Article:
And so I listened as I bit through the golden casing of my first nugget, and in that plastic booth James let slip the wild longings of his heart. He wanted to be a writer and he hoped to find love and man what he could do and see if he just had a little more euro. He ran his hands — once so reluctant to disturb his pint glass — through his hair until the golden waves crested around his ears. His eyes met mine again, wild now but no less certain.

“Chris, I’m crazy about her.” His eyes steadied again, calmed by repeating his revelation. His hands settled around his McChicken. “I feel like I’ve met a special girl in a special place, and I have to do something.”

“Something special.”

“That’s not funny.”

“I mean it.”

“Oh.” He took a bite from his sandwich, mayo regaining the ground once held by the Dublin stout. It’s a funny thing when two romantics learn each other. A vulnerable thing. For all their lifely passion — for that girl; for that view, can you believe it; for that shine of the world that can only be seen from a wing-backed chair, leg over knee, with a whiskey in hand — romantics are alone. They live so vividly in the mind, feel so much the pain and beauty of the world, suffer through the jokes and the advice that never suits them. Oh, just have some confidence. Too raw to the world for that. They come at last to wonder if perhaps, just maybe, it really is only they that get it. And then they meet another.

“You ought to go for it. You have to,” I said, knowing nothing.

He leaned back, chewing softly, and raised his left arm and rested it across the top of our booth. An illusion of calm. Beyond him, two Irishmen sought to resolve with fists the confounding question of which one, precisely, was a “fucking cunt.” James smiled as their voices rose but he kept looking through me. Testing himself and testing me. How deep could he go? How deep can one possibly go in McDonald’s? Does he really get it?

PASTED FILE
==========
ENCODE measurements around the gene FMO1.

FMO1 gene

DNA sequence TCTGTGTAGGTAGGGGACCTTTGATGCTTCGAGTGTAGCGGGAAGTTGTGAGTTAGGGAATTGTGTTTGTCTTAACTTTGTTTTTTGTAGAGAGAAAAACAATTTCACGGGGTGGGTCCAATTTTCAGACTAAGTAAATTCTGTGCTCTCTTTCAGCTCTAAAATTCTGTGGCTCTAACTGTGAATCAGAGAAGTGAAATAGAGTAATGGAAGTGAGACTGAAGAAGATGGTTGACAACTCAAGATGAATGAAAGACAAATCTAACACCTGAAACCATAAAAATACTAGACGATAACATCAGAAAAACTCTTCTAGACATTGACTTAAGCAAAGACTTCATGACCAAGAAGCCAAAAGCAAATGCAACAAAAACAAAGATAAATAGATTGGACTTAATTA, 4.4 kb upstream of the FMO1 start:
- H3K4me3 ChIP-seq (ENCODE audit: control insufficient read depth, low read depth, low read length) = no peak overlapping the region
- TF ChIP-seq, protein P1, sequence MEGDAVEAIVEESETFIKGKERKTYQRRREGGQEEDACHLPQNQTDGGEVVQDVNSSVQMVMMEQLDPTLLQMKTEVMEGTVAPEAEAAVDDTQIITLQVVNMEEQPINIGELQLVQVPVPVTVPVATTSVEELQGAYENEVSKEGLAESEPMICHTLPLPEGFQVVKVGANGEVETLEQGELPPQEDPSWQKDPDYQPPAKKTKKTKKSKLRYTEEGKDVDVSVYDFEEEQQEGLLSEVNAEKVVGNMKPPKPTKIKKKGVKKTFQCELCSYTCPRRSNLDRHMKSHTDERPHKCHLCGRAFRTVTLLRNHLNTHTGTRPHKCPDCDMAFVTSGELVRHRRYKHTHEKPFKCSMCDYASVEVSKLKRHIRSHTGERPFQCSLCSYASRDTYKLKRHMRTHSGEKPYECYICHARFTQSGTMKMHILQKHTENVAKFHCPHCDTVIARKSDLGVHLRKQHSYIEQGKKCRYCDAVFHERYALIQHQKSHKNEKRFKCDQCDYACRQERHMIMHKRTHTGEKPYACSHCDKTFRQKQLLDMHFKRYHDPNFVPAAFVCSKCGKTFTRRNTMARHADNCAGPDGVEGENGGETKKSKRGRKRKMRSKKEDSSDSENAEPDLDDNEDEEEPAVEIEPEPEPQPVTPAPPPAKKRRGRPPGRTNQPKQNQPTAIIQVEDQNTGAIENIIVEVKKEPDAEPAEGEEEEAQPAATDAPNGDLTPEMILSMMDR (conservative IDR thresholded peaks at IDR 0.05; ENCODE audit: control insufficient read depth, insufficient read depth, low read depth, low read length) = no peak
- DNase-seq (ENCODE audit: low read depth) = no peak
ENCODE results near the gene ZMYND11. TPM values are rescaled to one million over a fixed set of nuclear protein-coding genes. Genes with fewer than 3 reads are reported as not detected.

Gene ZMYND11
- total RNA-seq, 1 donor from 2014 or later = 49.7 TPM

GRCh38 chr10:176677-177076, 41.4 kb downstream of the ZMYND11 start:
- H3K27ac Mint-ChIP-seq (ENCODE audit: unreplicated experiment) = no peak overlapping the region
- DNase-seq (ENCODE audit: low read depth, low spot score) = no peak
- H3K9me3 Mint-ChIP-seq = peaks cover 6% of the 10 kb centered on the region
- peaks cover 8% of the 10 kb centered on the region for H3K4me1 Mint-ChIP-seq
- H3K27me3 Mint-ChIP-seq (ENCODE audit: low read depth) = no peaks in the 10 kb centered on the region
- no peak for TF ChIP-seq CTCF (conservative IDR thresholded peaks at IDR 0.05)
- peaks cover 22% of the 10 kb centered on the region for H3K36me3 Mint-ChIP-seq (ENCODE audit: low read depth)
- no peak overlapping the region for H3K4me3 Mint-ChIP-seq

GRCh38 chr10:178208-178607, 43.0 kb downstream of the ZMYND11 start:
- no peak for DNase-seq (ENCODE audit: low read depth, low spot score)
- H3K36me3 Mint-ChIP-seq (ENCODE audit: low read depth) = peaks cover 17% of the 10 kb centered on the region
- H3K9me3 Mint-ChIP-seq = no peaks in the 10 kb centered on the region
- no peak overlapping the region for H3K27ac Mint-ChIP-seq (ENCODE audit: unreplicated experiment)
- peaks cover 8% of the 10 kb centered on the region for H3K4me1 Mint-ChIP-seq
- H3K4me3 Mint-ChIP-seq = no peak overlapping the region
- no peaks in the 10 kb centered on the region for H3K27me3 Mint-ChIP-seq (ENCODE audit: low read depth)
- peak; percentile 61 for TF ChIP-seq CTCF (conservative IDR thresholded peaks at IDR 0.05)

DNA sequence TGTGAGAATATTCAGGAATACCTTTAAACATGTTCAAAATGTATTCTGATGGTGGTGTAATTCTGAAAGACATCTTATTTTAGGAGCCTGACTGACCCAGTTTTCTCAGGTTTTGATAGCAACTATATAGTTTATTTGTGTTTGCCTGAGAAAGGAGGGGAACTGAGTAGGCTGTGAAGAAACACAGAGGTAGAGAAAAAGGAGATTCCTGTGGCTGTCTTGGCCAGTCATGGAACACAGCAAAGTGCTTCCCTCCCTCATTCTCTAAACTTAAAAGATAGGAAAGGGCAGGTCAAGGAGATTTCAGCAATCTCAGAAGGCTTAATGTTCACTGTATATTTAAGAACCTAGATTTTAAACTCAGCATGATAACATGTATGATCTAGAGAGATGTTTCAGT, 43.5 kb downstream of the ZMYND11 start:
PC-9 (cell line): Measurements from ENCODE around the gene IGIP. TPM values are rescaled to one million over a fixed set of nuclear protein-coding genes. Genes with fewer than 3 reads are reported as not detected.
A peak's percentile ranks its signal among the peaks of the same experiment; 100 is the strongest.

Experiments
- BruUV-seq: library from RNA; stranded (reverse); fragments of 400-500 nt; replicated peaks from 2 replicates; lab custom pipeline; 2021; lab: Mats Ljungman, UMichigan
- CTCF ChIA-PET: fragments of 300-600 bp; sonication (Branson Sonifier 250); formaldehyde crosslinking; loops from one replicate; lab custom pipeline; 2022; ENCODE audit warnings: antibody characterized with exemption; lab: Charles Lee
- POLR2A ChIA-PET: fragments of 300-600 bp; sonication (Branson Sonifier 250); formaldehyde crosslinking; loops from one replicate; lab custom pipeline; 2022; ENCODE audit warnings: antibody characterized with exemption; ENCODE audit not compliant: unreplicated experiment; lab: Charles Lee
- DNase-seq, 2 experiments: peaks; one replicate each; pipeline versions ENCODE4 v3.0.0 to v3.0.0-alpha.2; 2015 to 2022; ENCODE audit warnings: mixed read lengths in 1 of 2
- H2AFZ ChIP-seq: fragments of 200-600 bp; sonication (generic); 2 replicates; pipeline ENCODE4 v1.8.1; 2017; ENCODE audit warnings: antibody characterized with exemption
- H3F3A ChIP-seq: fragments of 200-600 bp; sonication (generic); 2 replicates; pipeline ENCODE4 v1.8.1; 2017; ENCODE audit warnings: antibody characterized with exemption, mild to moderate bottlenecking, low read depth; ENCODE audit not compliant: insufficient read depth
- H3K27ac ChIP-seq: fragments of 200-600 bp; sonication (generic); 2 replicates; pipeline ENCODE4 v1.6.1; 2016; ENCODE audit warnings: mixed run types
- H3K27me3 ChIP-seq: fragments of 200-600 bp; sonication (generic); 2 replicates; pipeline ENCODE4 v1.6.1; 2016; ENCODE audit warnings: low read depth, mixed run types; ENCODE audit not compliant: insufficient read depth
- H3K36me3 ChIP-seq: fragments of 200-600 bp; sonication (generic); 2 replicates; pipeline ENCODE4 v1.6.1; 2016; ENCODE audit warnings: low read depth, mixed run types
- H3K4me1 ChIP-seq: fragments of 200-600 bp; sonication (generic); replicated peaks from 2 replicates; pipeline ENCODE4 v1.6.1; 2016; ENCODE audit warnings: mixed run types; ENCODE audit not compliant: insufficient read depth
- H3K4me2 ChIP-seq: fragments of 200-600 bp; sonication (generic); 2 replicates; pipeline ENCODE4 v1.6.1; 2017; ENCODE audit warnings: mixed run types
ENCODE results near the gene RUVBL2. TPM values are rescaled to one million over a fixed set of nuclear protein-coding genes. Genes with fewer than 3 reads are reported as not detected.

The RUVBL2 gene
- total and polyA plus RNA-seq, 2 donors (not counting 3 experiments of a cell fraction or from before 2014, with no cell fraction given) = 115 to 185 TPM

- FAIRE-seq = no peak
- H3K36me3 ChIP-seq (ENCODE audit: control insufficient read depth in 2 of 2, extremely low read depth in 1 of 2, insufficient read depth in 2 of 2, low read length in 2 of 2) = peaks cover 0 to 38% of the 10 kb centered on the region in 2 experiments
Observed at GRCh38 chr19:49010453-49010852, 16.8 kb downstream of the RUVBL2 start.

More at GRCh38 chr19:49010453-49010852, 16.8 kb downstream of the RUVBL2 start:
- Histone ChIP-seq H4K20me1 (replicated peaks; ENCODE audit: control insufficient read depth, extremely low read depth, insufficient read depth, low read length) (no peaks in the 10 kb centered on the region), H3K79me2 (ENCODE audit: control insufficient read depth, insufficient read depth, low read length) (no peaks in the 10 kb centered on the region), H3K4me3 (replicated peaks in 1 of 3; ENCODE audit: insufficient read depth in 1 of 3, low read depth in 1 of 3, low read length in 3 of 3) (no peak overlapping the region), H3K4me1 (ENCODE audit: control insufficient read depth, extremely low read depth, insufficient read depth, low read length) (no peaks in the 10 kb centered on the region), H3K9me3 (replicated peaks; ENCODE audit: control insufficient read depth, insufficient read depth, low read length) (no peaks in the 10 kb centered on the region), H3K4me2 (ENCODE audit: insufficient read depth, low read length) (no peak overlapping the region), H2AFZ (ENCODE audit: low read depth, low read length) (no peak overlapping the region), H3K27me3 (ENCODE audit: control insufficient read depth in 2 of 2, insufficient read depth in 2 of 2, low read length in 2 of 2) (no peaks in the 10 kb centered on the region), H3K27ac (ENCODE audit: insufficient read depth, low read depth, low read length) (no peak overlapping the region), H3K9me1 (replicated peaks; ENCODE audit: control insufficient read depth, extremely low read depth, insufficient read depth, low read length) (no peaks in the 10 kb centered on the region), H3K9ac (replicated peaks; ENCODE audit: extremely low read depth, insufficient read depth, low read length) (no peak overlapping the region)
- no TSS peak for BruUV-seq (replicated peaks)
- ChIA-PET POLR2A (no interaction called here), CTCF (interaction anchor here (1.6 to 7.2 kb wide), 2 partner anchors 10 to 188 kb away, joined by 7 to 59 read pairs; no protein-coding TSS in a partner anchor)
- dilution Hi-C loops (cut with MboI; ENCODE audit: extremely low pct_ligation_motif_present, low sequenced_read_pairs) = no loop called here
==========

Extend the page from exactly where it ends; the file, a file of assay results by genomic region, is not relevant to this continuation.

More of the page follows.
‘Charge of the Light Brigade, man. Go for it.”

James’ eyes lit up as he lifted himself off the booth’s hard plastic. “Charge of the Light Brigade,” he said. Almost resolutely.

“You know it?”

“I do.”

“Half a league…”

“Their’s not to reason why…”

We smiled. After a half hour of lost love and shared dreams and the bitter knowledge of other men, after a month of Billy Joel and burner phones and holes in the wall, we had hit on something. Ours was not to reason why. Ours was for James to do and die. It was a rare moment when the shine came without the whiskey.

“I’m going to do it.” Purpose seemed to fill him as he stuffed his napkins into the half-full cartridge of fries. We rose from the table and let go our garbage into the metal bins. The odds were against him, sure. Was she still there? And the Irishman? All the world wondered. But James pushed the glass doors open and the mild September air rushed to meet us. “I’m going to do it,” he said, as somewhere horns from Tennyson’s age blared and men rode onwards. We didn’t see the cannons in front of him as he readied his charge.

I fell back as I watched my Dean roar back to the King’s Head. Shop Street still held life. Men walked with jagged steps along the soft-lit stones, arms across each other or shoving into shoulders with a laugh. Couples moved handheld, pulling each other close to feel the light breeze together as they strolled towards the Quays or maybe over the dark Corrib to Monroe’s for a quiet drink. They crowds seemed to move without worry, drunk on music or stout or each other. But James moved past them and through them and around them until he strode back through the broad, old red doors.

Was there a man dismayed?

On that night, there was not, no matter they blundered.